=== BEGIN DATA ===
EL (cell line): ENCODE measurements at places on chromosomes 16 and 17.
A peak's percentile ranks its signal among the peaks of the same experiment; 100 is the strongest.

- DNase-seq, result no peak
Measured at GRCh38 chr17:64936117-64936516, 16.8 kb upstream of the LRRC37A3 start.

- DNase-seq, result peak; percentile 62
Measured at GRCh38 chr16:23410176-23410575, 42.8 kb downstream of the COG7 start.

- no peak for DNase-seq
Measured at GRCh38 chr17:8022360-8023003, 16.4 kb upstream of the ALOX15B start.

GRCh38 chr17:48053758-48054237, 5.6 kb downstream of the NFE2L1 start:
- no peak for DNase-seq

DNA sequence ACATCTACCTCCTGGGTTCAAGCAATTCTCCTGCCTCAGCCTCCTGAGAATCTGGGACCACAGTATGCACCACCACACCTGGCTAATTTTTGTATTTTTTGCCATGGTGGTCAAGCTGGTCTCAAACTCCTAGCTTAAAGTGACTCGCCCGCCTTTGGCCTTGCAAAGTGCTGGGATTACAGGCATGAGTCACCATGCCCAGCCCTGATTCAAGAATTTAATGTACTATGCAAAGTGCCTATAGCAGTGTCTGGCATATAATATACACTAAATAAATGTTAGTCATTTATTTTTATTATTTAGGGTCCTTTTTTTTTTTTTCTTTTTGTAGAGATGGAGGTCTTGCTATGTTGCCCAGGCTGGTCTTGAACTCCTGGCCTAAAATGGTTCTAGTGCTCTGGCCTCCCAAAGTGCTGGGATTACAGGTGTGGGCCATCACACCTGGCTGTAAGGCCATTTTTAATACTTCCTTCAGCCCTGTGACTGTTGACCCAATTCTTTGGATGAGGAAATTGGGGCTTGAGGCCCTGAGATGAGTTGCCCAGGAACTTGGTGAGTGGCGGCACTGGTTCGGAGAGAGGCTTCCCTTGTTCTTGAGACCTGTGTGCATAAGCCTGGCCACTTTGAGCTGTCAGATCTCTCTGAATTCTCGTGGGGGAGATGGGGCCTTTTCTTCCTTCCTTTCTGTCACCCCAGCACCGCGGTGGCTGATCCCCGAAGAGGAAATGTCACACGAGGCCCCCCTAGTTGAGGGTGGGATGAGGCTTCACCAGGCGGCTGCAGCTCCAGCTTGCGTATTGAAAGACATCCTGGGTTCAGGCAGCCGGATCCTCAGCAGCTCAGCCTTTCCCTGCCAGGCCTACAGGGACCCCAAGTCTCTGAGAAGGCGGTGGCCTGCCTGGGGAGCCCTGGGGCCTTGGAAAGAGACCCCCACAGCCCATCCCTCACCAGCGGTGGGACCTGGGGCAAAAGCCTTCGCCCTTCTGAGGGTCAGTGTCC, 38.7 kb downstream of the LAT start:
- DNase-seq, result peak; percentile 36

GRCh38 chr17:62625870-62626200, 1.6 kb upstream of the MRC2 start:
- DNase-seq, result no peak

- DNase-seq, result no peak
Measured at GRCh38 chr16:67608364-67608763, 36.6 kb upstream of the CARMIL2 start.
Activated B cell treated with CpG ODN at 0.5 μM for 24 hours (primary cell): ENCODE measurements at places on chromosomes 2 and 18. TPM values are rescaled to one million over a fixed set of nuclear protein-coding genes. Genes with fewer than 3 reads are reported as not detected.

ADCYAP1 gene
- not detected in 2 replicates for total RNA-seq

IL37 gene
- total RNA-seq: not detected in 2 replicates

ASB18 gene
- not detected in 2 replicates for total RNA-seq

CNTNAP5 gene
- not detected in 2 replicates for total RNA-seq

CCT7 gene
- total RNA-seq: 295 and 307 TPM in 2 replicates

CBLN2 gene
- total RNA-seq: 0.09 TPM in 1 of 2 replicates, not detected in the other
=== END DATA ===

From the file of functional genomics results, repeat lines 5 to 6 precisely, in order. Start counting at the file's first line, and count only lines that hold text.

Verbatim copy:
- DNase-seq, result peak; percentile 62
Measured at GRCh38 chr16:23410176-23410575, 42.8 kb downstream of the COG7 start.